But in the end – they are POWERFUL.

They affect the world around them, while most of mortals can simply react to it. We cannot control many of the forces in our lives – hence we make up stories about beings that can. Because we want to be them.

Because we are POWERLESS.

It was pointed out to me that Batman is a symbol of hope, that he inspires people that if they train hard, hone their abilities and train their minds they can do anything.

batsignal

I happen to agree with that sentiment.  I do think that humans can do amazing things when we apply ourselves. When we push ourselves we can work wonders. But here’s the tricky thing – you have to make sure that on the road to becoming Batman, that you don’t actually become Batman. Or Superman, or Captain America or your fictional hero of choice.

Why? Because they are dangerous beings.

And believe me, I know full well the gravity of what I’m writing/typing/saying here and how much of an old crotchety fart I sound… I’m one of the neighbors in the Macklemore & Ryan Lewis “Downtown” video:

chillsmall

Aspiring to Power is in of itself, not a bad thing. Becoming solely focused on gaining Power, is. That’s the line you cross – when you change from being a hero to becoming a supervillain.

When I posted on FB a link to the supercut of the Batman vs. Superman trailer (see link above) it sparked a number of threads in which the merit of violence was discussed, as well as the finer points of what motivates/drives the character of Batman.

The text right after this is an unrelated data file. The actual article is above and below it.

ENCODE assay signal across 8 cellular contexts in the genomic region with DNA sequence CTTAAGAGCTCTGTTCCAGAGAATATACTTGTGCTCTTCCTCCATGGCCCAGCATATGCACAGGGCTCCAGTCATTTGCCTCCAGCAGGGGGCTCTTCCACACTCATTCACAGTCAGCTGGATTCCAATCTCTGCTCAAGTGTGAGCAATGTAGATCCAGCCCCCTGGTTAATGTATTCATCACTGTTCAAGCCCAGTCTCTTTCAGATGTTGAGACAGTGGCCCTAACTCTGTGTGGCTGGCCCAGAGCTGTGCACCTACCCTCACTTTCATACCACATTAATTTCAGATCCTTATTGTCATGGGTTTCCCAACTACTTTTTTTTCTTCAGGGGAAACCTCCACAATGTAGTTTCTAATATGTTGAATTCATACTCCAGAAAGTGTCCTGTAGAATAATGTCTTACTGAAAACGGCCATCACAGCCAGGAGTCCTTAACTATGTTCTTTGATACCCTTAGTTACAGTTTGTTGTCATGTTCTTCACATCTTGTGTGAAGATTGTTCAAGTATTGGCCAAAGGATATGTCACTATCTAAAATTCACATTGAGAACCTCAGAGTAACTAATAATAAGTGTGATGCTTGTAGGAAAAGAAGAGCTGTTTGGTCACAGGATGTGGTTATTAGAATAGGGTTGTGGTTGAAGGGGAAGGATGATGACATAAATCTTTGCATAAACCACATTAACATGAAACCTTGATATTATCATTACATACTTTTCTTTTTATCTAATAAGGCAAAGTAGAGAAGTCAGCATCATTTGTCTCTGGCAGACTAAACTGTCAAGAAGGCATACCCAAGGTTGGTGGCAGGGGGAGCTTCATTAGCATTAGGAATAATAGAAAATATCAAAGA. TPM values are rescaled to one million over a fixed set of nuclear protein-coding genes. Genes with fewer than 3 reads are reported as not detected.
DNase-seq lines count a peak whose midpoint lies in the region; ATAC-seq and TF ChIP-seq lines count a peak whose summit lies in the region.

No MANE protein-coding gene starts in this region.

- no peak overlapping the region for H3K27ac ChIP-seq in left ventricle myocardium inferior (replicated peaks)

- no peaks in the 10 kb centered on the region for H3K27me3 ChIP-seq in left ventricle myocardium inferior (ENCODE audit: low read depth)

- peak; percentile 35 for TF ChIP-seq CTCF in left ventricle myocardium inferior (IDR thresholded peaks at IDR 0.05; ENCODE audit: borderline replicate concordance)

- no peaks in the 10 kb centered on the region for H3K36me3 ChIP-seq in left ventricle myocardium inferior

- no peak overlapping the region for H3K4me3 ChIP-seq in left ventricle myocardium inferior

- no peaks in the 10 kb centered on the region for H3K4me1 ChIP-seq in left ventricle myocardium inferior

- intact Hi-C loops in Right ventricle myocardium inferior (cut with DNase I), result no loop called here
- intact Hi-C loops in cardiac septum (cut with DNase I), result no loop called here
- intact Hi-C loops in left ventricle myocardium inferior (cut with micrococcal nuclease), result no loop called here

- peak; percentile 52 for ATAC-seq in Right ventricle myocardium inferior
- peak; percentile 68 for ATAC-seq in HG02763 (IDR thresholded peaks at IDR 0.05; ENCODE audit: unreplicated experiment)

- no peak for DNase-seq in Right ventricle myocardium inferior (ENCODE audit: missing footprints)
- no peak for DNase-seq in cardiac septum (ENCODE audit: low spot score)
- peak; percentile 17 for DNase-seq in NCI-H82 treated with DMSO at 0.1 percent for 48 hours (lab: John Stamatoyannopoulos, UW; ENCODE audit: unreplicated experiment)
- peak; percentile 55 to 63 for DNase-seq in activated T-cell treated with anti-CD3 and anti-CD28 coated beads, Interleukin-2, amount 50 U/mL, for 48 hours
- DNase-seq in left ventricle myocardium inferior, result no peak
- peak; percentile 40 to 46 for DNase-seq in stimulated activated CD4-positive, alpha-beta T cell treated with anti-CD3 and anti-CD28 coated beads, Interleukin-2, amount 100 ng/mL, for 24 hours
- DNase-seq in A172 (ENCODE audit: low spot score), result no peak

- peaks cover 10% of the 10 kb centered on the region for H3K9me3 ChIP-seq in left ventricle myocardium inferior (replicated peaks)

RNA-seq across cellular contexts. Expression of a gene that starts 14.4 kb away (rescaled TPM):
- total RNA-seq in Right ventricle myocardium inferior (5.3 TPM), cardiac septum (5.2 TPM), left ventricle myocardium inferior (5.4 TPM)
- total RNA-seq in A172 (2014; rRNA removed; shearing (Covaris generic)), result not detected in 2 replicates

The debate about Batman was off topic, but just barely… and at least one erroneous claim was made on the whole DC film universe being for ‘adults’ compared to the Marvel film universe ‘which is for kids’. We also went back on forth about the ‘accuracy’ of the films vs. the comics on which they are based.

The original reason for the post was to highlight what I thought was the excessive level of destruction that is wrought upon a city in BvsS… the same level as was shown in Man of Steel. To me, that was a point worthy of discussion – is that level of destruction necessary in order to tell superhero stories?

Of course I got a number of responses to the tune of : “a superhero movie without destruction? yeah, get real.”

And that to me is the very point of why I asked the question – its our reaction or acceptance of that level of violence as a given that speaks to who we are as people and a society. And it’s a frightening prospect to think that a lot of people are OK with it…

Another point that got bandied about was: “What do you expect them to do? Have a superhero movie without fighting? How will they beat Doomsday then?”

*mic drop*

*mic drop*

Boom! End of Argument Dave, in your face!

Which leads me to the conclusion that that is the penultimate reason fans go to see these movies. How boring it would be to see Superman not punching someone in the face. Maybe what they should release into the theaters are simply dialogue-less vignettes of four color heroes facing off against one another and just fighting and punching and tearing the world down around them.

Because, let’s face it, fighting is what superheroes do – in fact, its all they do. Each comic book you read, each poster you see, each film you watch is centered on the act of one being punching another being in the face. I’ve posted before about the nature of the world we live in and the constant state of war we are in with it – we cannot see it any other way, we cannot view life except as a series of fights and battles and struggles.